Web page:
Previously, we had shared with you the “big picture” of our finances for the years 2011-2013.  I’m the type that has to see the full picture in order to know how the details fit in. So today, we are pulling back the curtain further to show our finances on the monthly level.

Our purpose in sharing this information with you is two-fold. We hope to give you some context regarding our monthly expenses because we plan to zero in on specific categories in future posts to look at techniques and strategies to systematically save. Additionally, we hope to encourage you to start keeping track of your monthly expenses. Knowing this information is a crucial first step to be able to start saving some serious crumbs.

You must know your enemy before you can defeat it.

Breakdown of Living Expenses

Below are our expenses for a representative month at the beginning of 2014. As you can imagine, the numbers vary from month to month, but this is what an average month would look like as of late.

Categories Amount Subtotals Notes
Housing   $792.74  
Mortgage $607.24 15-year fixed rate at 3.49%
Property Tax $121.00
Home Insurance $64.50
Utilities   $110.00  
Electricity $50 Our home is completely powered by electricity. No natural gas or propane.
Water $10 Includes water for our guest house rental.
Internet $0 We have a special arrangement where my work pays for my Internet.
Cellphone $50 For 1 smartphone and 1 basic phone, shared on a family plan contract.
Automotive   $155.00  
Gas $125 Honda Accord V6
Car Insurance $30
Groceries   $57.00  
Health Insurance   $185.00 We use a service called Christian Medi-Share which is a medical expense sharing program.
Supplies   $145.00  
Household $25    
Personal/Hygiene $30   Clothes also fall under this category.
Yard/Garden $90   We spent a bit getting our garden set up which inflated this category more than what it would be normally.
Recreation   $25.00 This includes eating out, gifts for other people, and fun things.
Total:   $1,469.74

What You Didn’t See

As I mentioned in the inaugural post on this blog, the best way to save money is to not spend any on things you don’t need.  So equally important to the things that are listed, are the things that you don’t see. Notice some of the items that did not show up in our expenses:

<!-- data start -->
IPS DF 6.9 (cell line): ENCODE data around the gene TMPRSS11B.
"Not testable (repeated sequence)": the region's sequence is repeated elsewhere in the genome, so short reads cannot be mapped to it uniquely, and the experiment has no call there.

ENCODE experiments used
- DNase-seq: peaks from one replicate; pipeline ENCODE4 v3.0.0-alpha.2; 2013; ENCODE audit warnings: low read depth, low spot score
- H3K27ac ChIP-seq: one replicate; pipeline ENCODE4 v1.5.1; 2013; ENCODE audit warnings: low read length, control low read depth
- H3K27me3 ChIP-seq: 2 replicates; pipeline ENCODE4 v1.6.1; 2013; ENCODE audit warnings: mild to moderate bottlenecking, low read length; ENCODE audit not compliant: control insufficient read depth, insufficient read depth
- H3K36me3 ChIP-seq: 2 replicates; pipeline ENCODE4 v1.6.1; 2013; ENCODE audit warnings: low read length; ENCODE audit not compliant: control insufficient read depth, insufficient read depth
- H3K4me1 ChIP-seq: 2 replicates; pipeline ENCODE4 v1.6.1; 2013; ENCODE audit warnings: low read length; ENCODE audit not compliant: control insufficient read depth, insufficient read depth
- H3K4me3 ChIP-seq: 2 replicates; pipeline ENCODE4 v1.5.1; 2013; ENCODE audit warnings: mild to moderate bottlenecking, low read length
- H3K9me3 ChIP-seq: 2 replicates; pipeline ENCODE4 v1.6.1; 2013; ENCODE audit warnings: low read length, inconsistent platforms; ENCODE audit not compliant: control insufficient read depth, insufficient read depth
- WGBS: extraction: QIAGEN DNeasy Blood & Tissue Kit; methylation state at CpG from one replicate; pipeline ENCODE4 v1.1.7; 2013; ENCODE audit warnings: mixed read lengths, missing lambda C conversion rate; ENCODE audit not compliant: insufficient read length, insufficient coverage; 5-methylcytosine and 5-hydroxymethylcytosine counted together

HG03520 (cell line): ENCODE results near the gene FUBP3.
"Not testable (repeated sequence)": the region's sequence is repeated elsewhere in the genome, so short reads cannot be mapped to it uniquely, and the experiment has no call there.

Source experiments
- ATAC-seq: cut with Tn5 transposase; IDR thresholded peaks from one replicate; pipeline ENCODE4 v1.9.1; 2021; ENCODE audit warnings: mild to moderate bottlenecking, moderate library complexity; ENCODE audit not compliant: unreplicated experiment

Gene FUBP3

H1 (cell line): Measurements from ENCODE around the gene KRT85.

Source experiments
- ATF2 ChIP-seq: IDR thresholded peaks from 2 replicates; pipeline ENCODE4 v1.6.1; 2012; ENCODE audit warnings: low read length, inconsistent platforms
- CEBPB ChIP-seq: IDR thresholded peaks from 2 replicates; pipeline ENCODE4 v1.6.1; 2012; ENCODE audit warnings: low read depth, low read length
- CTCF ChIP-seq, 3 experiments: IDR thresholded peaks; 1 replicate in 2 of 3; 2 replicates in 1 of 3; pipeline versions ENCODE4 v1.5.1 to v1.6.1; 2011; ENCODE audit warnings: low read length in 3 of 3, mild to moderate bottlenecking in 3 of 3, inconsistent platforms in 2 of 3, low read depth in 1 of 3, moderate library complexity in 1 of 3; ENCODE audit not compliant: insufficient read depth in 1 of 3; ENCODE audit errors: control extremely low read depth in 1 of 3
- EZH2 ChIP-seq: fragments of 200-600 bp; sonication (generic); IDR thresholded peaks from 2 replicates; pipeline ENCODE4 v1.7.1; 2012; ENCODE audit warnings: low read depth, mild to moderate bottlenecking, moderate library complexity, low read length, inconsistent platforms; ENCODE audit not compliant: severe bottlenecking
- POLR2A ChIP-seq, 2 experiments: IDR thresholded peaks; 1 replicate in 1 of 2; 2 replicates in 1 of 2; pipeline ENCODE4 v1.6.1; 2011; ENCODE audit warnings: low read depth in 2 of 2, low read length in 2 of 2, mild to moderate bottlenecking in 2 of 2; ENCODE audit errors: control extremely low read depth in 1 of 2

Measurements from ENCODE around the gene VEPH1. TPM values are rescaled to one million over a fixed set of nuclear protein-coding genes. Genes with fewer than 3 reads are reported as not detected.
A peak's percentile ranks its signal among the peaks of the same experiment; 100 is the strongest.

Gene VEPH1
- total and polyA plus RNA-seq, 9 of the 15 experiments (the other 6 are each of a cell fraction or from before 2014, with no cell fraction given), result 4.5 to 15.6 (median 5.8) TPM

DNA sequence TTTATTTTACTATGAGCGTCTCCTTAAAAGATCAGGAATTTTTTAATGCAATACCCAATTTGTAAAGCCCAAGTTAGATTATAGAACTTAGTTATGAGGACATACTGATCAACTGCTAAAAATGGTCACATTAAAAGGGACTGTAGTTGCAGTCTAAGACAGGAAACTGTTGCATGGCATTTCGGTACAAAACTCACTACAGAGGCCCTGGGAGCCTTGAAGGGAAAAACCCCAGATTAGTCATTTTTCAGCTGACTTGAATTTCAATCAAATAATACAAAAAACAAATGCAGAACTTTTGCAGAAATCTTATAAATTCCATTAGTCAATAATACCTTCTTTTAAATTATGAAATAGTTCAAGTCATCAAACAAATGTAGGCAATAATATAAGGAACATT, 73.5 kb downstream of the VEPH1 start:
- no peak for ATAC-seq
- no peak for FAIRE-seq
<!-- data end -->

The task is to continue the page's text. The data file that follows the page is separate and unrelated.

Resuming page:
• Cable/satellite/Netflix/Hulu Plus/etc. TV subscriptions
  • Music subscriptions
  • Magazine subscriptions
  • Landline telephone
  • Hair cuts
  • Lawn service
  • Gym membership
  • Consumer debt

Remember that the best deal on luxuries that you don’t need is the 100% off deal—you don’t buy it and save yourself 100%!

How We Interpret This

With our monthly expenses broken down, we systematically review each category and look to shave dollars off from the largest categories to the smallest. For example, the housing category is nearly $800/month, so if we can shave off just 10% of expenses in that category ($80), it’ll be worth more than lopping off 50% of utilities ($55). That’s the way to maximize our efforts.

We aren’t able to break it all down in this post, so stay tuned because we plan to address individual categories to look at practical strategies and techniques to save in the future.

For now, let’s take a look at how these living expenses fit into the bigger picture of our monthly income and expenses.

Monthly Income Statement

Categories Subtotals Notes
Income $5,500.00 This amount is after taxes.
Charitable Giving $1,200.00 Approx. 20% of pretax income.
Living Expenses $1,469.74 The actual amount that we lived on.
Net Profit $2,830.26 The amount that we have left over for saving/investing.

Our Approach to Budgeting

As you may have picked up, we don’t do monthly budgets in the typical sense of the term.  We start off with the assumption that the ideal budget is $0 (who wouldn’t love living on nothing?) and then permit expenses only as they are needed.  Then we monitor our income and expenses throughout the month somewhat like a business approaches its income statement. The emphasis is on getting expenses as close to the $0 ideal as possible, which in turn will grow the bottom line, or net profit.  The goal is to minimize expenses so we can keep as much as possible to save and invest. (Of course, we differ from most businesses in that we make our charitable gifts a priority, and take it out of the top line before anything else.) This is a little different than popularly recommended budgeting techniques. Most budgeting methods usually emphasize the control of spending as opposed to maximizing savings.